Uploaded to Flickr by caribb
But this is by no means the end of the story. It turns out that the reason everything is in French is because it is legally enforced to be that way. The Charter of the French Language was brought in by the Québec government in 1977 to enforce that all signage and information presented to the public shall be in French, or predominantly French! This means that if you wanted to open a business here, you couldn't call it "Dave's Sandwich Bar", you'd have to invent a French brand, "Chez David" perhaps, and you could only print the English text in a smaller font underneath. And in schools here, half of the day is taught in French, and half in English. All this was done to protect the language which was feared to be being lost due to the influence of American culture and language. So actually, when you look deeper, you realise that American culture is more prevalent than you might think. I'm also beginning to realise that "North American" (i.e. USA & Canada) is an identity and a culture in its own right - and while Canadians are not keen on the US, they are happy to be considered North American, and will sometimes even shorten this to American - which can be confusing!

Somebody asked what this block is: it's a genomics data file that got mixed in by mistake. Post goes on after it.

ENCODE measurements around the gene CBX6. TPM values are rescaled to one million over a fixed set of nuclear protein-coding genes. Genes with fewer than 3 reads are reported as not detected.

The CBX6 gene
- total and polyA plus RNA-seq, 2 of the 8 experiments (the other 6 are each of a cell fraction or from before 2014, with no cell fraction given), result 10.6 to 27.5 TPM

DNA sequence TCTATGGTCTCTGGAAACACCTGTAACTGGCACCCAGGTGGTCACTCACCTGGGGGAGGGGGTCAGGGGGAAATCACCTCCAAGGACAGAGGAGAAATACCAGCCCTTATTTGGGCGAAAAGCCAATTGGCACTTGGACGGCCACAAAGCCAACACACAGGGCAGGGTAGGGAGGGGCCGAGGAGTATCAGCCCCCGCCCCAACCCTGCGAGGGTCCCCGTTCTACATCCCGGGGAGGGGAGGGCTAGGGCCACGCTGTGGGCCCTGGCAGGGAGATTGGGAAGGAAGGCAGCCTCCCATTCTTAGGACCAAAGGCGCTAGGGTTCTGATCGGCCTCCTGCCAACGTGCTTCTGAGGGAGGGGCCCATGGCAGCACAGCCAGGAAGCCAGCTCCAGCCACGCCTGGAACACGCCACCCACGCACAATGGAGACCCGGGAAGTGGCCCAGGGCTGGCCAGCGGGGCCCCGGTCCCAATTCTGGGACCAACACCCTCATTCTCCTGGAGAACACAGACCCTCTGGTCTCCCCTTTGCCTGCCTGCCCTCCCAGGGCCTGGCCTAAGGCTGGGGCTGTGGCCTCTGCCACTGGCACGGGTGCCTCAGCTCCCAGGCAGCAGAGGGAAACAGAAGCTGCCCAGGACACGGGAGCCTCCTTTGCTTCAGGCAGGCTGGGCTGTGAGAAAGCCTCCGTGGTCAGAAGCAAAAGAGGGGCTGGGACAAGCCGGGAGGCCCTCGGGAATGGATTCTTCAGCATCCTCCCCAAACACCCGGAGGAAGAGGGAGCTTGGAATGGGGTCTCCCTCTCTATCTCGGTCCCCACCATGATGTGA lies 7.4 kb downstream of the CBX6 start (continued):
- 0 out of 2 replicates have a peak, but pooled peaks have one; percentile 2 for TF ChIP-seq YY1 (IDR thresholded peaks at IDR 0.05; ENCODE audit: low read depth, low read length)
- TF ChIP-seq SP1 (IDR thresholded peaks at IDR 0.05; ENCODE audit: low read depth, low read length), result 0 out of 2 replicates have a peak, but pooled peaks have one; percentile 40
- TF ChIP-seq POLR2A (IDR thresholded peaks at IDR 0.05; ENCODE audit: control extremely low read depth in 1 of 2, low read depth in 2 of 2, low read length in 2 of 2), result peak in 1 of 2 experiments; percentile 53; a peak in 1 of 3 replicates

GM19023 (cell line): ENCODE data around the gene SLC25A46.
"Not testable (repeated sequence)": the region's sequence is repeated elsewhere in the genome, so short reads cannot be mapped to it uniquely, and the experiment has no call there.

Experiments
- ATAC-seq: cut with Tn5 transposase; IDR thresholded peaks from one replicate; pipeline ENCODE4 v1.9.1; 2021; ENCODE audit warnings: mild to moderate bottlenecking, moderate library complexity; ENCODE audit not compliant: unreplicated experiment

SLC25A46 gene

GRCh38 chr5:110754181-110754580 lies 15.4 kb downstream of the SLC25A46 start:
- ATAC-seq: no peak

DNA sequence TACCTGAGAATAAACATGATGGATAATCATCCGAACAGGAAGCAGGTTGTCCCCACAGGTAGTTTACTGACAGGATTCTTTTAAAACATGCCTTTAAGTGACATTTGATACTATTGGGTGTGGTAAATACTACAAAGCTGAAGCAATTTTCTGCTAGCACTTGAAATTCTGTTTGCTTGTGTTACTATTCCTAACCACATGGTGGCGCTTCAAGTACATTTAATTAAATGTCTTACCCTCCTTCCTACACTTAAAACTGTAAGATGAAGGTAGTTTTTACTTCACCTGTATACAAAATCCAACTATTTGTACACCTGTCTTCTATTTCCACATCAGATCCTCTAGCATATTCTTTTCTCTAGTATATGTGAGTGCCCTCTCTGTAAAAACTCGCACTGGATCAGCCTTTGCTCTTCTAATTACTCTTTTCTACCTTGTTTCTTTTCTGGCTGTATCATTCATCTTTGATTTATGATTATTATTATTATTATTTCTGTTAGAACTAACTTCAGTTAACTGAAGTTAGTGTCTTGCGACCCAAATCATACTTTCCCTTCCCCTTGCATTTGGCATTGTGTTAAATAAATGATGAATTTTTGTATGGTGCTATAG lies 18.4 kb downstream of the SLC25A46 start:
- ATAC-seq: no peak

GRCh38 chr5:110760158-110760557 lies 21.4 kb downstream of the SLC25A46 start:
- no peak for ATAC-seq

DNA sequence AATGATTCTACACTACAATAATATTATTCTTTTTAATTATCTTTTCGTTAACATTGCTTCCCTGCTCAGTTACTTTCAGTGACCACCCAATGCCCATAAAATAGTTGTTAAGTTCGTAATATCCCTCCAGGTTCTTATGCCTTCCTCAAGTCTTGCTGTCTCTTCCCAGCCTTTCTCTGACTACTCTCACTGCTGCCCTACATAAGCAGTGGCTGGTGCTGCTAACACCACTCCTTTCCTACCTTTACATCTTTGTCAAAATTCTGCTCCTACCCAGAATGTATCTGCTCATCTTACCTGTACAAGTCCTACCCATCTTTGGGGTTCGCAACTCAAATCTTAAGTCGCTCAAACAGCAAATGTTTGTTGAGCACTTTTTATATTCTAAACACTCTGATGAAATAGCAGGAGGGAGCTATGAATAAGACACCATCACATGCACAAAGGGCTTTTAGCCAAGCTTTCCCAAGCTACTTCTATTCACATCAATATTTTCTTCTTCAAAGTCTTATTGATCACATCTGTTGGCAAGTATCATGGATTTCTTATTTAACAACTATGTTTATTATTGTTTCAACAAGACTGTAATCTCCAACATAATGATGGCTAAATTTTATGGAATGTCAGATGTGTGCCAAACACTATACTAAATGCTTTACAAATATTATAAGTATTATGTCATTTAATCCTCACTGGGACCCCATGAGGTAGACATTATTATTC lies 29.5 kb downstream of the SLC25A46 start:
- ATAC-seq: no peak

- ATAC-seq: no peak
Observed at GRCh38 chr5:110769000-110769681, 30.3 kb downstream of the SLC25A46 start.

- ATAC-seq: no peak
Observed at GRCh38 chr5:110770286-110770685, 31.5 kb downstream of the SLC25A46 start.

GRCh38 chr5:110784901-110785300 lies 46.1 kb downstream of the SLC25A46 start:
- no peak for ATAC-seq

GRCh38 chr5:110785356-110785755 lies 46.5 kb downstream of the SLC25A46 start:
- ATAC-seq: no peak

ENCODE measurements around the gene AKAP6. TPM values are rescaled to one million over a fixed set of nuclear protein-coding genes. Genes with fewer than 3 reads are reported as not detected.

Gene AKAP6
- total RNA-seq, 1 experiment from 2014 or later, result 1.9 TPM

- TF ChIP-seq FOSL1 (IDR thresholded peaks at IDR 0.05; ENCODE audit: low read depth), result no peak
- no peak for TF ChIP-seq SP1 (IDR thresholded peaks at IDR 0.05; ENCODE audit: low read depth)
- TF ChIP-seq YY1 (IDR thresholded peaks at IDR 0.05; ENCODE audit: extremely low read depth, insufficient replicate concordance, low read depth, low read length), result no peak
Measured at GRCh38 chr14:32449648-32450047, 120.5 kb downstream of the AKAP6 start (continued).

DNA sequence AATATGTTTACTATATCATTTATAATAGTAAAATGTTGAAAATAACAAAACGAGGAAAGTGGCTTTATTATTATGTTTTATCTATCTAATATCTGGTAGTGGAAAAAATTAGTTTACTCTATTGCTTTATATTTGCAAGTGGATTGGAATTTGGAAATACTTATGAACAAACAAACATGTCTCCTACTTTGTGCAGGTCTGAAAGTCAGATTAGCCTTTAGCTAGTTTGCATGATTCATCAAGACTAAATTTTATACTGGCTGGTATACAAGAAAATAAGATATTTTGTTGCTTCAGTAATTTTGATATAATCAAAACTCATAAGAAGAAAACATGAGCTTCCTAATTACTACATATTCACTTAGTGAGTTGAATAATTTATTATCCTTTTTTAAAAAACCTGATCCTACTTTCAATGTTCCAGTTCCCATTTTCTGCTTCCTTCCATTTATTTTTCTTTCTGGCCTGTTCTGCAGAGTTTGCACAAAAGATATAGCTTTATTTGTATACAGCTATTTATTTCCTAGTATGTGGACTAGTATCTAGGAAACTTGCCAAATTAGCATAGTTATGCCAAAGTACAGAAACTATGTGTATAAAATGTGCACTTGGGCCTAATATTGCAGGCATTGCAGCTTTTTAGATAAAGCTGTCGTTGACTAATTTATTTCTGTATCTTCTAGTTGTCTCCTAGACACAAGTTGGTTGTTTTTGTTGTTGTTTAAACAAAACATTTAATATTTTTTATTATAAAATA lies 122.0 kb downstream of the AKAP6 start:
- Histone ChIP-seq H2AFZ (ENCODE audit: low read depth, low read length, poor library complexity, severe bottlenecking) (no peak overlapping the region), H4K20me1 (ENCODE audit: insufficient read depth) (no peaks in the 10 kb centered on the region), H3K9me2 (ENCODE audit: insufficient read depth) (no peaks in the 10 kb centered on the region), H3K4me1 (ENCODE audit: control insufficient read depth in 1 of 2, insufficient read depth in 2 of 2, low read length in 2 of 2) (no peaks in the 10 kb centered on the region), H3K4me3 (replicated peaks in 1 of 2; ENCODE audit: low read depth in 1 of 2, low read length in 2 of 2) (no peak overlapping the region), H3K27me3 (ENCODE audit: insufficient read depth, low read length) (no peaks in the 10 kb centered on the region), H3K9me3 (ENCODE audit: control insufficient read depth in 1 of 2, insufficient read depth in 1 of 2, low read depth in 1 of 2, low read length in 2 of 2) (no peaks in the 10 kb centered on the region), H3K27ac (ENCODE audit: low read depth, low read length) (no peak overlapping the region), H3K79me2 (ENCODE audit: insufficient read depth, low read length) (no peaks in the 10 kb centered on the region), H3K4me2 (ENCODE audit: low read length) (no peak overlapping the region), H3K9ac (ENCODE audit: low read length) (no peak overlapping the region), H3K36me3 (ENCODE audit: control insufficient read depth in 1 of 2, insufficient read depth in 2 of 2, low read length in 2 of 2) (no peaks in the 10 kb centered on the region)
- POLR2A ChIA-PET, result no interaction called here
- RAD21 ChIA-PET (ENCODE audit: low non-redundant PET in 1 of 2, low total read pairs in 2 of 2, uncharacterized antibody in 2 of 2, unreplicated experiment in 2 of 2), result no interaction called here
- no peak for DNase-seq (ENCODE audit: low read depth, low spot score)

What has amazed me is that everyone you encounter - from waitresses to bus drivers to even the homeless - can speak both English and French to some degree. And for the majority, they are pretty much fluent in both languages. As a result, there are some pretty strange customs about conversation, and you regularly see people swap language mid-conversation. Waitresses greet you with "Bonjour. Hi." so you can respond in French or English. The etiquette is that you should always respond in the language in which you are addressed - unless you really are not able to. This works two ways - if you go into a shop and ask a question in English, this is not as rude as it would be in France (although it does mean you will probably be considered a tourist). The person will respond and help you in fluent English (it might be a bit less fluent on the East side of the city though).

There's also this effect where people "size you up" to try and judge your likely language, and address you in that language.. sometimes getting it completely wrong, such as a checkout girl in Bouclair (a bit like the Pier) who was chatting to away her colleague in English as a native English speaker would, and completely threw us by turning around and addressing us in fluent French!

It turns out that the key thing here is understanding what's been said, and then it almost doesn't matter what language you respond in. I've even seen a mother and child conversing on the bus, where everything the daughter said was English, and everything the mother said was French. This was completely natural for them!